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Mesenchymal inflammation drives genotoxic stress in hematopoietic stem cells and predicts disease evolution in human pre-leukemia

Mesenchymal niche cells may drive tissue failure and malignant transformation in the hematopoietic system but the molecular mechanisms and their relevance to human disease remain poorly defined. We demonstrated that perturbation of mesenchymal cells in a mouse model of the preleukemic disorder Shwachman-Diamond syndrome induces mitochondrial dysfunction, oxidative stress and activation of DNA damage responses in hematopoietic stem and progenitor cells. In this study we demonstrate, through massive parallel RNA sequencing of highly purified mesenchymal cells in a range of human preleukemic syndromes, TP53-S100A8/9-TLR4 inflammatory signaling as a common driving mechanism of genotoxic stress, which could be attenuated by TLR4 blockade. S100A8/9 expression in mesenchymal cells predicted outcome in myelodysplastic syndromes, the principal human preleukemic condition, independent of known prognostic variables. Collectively, findings reveal a concept of mesenchymal niche-induced genotoxic stress in heterotypic stem and progenitor cells through inflammatory signaling as an actionable determinant of disease outcome in human preleukemia. The data further provide novel conceptual and mechanistic insights into the intimate link between inflammation and cancer.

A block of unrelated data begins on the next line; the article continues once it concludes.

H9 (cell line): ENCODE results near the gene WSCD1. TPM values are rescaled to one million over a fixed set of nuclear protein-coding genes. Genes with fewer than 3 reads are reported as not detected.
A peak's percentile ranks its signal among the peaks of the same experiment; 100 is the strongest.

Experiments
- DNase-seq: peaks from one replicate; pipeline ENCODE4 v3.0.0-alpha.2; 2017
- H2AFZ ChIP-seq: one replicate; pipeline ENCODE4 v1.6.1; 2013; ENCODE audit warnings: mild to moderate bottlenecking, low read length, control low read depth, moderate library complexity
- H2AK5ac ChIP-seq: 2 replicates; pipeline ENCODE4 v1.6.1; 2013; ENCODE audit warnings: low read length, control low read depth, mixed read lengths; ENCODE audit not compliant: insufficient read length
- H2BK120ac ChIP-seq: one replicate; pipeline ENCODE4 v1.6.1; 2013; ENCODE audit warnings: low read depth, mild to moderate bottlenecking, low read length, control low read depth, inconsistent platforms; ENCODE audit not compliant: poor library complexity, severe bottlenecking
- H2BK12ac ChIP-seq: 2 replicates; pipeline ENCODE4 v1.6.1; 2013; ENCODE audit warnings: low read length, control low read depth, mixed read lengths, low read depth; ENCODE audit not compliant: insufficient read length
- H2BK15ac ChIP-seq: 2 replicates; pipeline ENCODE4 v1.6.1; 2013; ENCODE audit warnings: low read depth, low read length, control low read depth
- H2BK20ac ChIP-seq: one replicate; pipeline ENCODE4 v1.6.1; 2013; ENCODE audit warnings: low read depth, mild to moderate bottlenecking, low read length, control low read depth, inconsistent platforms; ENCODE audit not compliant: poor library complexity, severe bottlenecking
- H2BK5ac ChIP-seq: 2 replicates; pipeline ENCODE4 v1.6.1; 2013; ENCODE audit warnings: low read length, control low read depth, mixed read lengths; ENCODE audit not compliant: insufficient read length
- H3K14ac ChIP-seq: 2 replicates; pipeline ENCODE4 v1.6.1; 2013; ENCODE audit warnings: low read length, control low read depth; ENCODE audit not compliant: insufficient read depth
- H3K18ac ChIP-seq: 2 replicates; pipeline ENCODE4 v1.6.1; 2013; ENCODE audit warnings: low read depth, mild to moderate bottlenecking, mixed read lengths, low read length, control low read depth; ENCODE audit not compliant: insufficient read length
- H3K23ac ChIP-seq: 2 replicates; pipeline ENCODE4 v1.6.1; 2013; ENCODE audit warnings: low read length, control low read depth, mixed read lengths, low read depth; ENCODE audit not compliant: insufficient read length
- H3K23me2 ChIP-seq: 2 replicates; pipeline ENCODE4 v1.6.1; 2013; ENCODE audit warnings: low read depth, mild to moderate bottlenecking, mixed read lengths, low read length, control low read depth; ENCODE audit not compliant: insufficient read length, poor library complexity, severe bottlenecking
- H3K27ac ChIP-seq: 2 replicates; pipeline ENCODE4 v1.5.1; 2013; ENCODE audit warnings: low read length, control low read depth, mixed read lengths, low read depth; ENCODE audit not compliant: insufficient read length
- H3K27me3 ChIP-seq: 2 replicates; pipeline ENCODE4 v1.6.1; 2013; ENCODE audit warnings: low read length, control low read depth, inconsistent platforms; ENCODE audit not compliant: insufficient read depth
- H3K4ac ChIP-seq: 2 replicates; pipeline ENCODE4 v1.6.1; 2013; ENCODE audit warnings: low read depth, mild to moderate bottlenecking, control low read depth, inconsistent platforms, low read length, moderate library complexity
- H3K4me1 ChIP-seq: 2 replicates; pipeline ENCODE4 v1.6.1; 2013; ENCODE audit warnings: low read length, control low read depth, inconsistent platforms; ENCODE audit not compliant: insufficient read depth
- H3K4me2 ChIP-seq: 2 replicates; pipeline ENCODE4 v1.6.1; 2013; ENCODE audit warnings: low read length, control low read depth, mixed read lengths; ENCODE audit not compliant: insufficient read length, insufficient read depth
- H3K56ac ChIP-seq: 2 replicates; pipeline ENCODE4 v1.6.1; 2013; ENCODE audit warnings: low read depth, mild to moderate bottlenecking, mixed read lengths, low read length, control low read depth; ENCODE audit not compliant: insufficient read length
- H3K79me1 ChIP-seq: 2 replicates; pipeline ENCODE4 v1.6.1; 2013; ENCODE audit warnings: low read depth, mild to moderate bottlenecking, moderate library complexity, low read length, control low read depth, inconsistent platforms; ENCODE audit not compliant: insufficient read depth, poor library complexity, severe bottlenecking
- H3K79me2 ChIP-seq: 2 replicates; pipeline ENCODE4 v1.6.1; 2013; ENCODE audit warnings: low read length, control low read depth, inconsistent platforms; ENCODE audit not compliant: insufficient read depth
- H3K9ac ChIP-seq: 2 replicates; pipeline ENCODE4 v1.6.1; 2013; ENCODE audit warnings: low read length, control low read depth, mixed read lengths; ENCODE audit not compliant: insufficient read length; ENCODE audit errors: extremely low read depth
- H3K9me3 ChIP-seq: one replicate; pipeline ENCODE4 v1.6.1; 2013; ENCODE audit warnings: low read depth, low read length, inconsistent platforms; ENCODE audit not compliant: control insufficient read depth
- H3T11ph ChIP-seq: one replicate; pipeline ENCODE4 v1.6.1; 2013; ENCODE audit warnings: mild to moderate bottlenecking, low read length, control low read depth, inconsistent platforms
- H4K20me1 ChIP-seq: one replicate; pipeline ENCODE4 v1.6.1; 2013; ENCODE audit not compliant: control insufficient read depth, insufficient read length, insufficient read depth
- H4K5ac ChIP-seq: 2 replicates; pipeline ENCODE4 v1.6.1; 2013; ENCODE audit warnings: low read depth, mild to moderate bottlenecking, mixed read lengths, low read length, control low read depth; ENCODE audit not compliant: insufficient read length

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Dataset ID Description Technology Samples
EGAD00001002658 Illumina HiSeq 2500 45
EGAD00001002659 Illumina HiSeq 2500 10
EGAD00001002660 Illumina HiSeq 2500 4
EGAD00001002661 Illumina HiSeq 2500 3